The Review and Herald


January 17, 1899

The Great Supper


Under the parable of a great supper, Christ shows that many will choose the world above himself, and, as the result, will lose heaven. He said: “A certain man made a great supper, and bade many: and sent his servant at supper-time to say to them that were bidden, Come; for all things are now ready.” RH January 17, 1899, par. 1

Long before the feast, the invitations had been given; and when the supper was ready, the servants went to call the guests. But those bidden did not appreciate the invitation. “They all with one consent began to make excuse. The first said unto him, I have bought a piece of ground, and I must needs go and see it: I pray thee have me excused. And another said, I have bought five yoke of oxen, and I go to prove them: I pray thee have me excused. And another said, I have married a wife, and therefore I can not come.” RH January 17, 1899, par. 2

Again the king sent to those who had refused the invitation, giving them every opportunity to reflect, and to accept the gracious call. “Behold,” he said, “my oxen and my fatlings are killed, and all things are ready: come unto the marriage. But they made light of it, and went their ways, one to his farm, another to his merchandise: and the remnant took his servants, and entreated them spitefully, and slew them.” RH January 17, 1899, par. 3

When the servant came and showed his lord these things, the master of the house was angry. He turned from those who had thus insulted the bounty offered them; and invited a class who were not full,—who were not in possession of houses and lands, but were poor and hungry, and would appreciate the bounties provided, and in return would render to the master sincere gratitude, unfeigned love and devotion. He said to his servants: “Go out quickly into the streets and lanes of the city, and bring in hither the poor, and the maimed, and the halt, and the blind. And the servants said, Lord, it is done as thou hast commanded, and yet there is room.” RH January 17, 1899, par. 4

The command was then given: “Go out into the highways and hedges, and compel them to come in, that my house may be filled. For I say unto you that none of those men which were bidden shall taste of my supper.” RH January 17, 1899, par. 5

The greatest privilege of the Jewish nation lay in their possession of light concerning the kingdom of God. To them had been entrusted the oracles of God. When others were in darkness, and knew not God, they were entrusted with a revelation of God's will. The truth was committed to them in clear lines, to be communicated to others; but instead of feeling the obligation they were under to God to impart to others all they had received from him, they were filled with self-complacency. They made the boast that they were the only favored people of God, and were therefore more exalted than other nations. RH January 17, 1899, par. 6

The outward sign is of no value with God, if the heart and mind and strength are not devoted to him. If these are used to exalt and favor self, all claims to superior wisdom will be as nothing in his sight. “Let not the wise man glory in his wisdom,” he says, “neither let the mighty man glory in his might, let not the rich man glory in his riches: but let him that glorieth glory in this, that he understandeth and knoweth me, that I am the Lord which exercise loving-kindness, judgment, and righteousness, in the earth: for in these things I delight, saith the Lord.” RH January 17, 1899, par. 7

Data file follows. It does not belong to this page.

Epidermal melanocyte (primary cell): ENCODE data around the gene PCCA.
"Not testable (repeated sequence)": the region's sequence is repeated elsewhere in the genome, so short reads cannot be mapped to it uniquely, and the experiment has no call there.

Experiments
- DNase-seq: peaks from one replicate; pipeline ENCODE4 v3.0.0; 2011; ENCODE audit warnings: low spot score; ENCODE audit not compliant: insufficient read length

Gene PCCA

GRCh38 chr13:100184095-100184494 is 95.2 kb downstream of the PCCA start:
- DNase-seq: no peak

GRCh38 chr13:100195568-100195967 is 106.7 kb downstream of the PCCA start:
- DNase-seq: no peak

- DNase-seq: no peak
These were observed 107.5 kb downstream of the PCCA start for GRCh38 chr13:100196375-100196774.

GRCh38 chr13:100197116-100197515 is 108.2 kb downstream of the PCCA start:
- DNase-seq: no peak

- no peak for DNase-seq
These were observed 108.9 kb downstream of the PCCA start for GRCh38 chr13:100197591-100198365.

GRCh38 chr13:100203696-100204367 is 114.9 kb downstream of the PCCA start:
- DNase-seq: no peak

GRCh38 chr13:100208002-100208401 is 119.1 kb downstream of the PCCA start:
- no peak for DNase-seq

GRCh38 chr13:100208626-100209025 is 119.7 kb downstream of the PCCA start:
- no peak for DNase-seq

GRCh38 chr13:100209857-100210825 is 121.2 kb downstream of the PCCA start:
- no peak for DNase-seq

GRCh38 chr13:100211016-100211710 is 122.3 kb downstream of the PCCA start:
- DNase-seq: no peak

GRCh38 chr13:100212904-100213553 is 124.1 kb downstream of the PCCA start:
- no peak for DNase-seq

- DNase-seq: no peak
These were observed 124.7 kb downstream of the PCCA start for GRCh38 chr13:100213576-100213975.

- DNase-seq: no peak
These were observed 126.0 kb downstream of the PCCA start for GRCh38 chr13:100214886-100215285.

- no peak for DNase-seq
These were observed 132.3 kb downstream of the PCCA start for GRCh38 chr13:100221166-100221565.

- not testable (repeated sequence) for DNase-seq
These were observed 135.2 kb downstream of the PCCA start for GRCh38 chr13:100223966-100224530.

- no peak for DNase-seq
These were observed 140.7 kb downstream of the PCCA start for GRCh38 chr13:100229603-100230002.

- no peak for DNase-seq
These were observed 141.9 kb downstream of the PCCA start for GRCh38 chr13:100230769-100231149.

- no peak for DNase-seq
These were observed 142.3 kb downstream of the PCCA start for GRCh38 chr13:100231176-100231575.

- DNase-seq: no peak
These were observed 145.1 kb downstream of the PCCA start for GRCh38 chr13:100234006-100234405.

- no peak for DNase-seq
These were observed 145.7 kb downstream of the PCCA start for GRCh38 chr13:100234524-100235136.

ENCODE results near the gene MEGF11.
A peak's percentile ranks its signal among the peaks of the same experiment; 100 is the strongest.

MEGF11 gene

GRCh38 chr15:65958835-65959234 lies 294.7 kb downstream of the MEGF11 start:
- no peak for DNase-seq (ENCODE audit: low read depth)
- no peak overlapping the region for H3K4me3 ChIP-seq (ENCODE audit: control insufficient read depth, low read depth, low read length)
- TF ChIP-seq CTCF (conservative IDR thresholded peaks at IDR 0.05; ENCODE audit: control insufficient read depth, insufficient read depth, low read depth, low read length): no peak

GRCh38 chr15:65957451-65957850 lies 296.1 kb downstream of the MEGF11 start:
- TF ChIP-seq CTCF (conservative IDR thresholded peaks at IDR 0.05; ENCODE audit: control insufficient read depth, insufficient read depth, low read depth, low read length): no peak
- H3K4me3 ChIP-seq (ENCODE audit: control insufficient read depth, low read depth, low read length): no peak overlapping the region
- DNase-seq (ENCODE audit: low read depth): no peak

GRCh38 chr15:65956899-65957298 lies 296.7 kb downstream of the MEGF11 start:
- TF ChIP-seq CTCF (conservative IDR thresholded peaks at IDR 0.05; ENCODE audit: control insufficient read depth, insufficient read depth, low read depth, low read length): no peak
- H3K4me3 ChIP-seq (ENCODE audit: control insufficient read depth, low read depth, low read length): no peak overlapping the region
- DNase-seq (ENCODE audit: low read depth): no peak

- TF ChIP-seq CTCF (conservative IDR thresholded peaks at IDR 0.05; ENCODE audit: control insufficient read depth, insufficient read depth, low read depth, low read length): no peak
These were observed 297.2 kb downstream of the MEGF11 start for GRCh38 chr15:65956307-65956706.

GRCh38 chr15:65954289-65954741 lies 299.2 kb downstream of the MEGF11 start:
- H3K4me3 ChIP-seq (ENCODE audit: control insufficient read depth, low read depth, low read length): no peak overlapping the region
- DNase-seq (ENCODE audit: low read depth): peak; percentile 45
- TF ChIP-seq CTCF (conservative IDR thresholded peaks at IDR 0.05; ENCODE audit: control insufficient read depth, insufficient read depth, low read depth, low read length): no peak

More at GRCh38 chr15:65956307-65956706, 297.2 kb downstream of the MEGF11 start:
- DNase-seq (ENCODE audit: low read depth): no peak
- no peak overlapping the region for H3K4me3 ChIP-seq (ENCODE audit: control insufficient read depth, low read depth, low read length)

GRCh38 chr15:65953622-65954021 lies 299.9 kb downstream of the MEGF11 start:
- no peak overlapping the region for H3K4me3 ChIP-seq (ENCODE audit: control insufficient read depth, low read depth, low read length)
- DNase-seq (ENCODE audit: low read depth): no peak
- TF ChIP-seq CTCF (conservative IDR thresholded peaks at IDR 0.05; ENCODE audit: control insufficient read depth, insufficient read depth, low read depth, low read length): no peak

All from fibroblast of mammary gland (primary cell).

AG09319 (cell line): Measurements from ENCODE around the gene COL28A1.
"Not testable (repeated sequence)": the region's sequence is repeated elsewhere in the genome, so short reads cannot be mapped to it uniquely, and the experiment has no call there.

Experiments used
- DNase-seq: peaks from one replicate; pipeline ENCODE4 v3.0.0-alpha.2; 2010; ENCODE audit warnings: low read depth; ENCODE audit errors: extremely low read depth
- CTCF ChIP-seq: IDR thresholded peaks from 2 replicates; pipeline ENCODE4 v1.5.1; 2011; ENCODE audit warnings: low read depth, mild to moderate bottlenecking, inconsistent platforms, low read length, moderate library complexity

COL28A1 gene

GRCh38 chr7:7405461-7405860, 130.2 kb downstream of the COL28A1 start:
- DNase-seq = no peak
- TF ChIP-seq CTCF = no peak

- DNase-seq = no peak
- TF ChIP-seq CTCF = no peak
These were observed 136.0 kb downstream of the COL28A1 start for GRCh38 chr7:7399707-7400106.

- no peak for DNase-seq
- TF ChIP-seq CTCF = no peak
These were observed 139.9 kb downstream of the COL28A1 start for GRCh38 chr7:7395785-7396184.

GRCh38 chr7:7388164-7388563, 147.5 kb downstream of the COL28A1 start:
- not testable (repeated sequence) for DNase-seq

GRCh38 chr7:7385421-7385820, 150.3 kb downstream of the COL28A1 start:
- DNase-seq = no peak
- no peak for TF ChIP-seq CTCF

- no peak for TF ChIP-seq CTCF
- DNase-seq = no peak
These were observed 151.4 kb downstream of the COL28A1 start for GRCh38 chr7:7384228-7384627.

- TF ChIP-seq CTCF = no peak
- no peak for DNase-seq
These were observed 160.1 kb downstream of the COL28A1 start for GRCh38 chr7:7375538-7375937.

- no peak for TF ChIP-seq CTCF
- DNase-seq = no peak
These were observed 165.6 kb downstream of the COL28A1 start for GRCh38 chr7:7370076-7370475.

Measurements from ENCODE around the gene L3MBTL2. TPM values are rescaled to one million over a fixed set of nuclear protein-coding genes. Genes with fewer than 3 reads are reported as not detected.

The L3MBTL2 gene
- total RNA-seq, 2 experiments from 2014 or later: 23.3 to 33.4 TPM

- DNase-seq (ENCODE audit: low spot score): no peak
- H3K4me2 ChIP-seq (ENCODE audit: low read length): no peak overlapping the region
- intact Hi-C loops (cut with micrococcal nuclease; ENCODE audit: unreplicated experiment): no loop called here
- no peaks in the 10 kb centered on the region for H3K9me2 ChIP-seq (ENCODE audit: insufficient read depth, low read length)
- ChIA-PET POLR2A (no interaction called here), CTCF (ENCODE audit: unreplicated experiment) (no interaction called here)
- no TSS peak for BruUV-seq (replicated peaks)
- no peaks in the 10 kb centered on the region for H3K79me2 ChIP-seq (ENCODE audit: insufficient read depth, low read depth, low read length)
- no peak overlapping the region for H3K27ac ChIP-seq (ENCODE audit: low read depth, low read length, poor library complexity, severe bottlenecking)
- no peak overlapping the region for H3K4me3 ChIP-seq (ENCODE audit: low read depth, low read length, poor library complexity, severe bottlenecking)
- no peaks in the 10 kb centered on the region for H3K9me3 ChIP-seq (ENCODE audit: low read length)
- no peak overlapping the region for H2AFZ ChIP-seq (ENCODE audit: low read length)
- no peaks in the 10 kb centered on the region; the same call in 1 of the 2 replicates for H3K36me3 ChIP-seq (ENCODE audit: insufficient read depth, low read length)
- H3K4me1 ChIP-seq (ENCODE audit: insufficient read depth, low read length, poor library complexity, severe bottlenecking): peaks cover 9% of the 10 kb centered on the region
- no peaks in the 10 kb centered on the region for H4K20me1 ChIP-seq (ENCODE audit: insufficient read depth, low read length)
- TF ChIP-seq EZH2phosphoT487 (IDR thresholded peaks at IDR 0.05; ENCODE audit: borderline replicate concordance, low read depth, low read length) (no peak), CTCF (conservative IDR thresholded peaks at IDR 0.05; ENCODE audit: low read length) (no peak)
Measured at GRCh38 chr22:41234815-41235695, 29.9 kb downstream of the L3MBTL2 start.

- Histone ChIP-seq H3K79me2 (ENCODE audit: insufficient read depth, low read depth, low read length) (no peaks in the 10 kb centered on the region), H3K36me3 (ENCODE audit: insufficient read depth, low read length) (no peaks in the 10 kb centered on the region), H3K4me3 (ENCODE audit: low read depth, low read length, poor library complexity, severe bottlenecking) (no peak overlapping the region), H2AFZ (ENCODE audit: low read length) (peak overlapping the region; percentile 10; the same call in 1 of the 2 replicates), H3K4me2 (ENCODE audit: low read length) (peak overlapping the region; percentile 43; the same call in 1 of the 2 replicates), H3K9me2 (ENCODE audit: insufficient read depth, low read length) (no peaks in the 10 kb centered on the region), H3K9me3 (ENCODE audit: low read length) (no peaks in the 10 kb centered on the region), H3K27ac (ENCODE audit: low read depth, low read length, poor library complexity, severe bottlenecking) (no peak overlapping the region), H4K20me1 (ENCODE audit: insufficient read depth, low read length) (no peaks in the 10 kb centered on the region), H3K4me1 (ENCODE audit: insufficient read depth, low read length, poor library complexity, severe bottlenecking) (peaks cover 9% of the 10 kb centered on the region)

When Christ sent forth his disciples, first twelve, and later seventy, declaring, “The kingdom of heaven is at hand,” the gospel message was not accepted. Those bidden to the feast would not come. These servants were sent out later to say: “Behold, I have prepared my dinner: my oxen and my fatlings are killed, and all things are ready: come unto the marriage.” This was the message borne to the Jewish nation after Christ was crucified; but the nation that claimed to be God's peculiar people rejected the gospel brought to them in the power of the Holy Spirit. Many did this in the most scornful manner; while others were so exasperated by the offer of salvation—the offer of pardon for rejecting the Lord of life and glory—that they turned upon the bearers of the message, stoning Stephen, killing James by the sword, and committing men and women to prison. RH January 17, 1899, par. 8

Then the third call was made, in the highways and hedges,—a compelling call to the marriage supper of the Lamb: “Go out into the highways and hedges, and compel them to come in, that my house may be filled.” RH January 17, 1899, par. 9

In the work of the servants in the highways and hedges is represented the call to the Gentiles. The Jews had despised the message, and cruelly treated the messengers; yet the wedding was furnished with guests. Paul and Barnabas declared to the Jews: “It was necessary that the word of God should first have been spoken to you: but seeing ye put it from you, and judge yourselves unworthy of everlasting life, lo, we turn to the Gentiles. For so hath the Lord commanded us, saying, I have set thee to be a light of the Gentiles, that thou shouldest be for salvation unto the ends of the earth. And when the Gentiles heard this, they were glad, and glorified the word of the Lord: and as many as were ordained to eternal life believed.” RH January 17, 1899, par. 10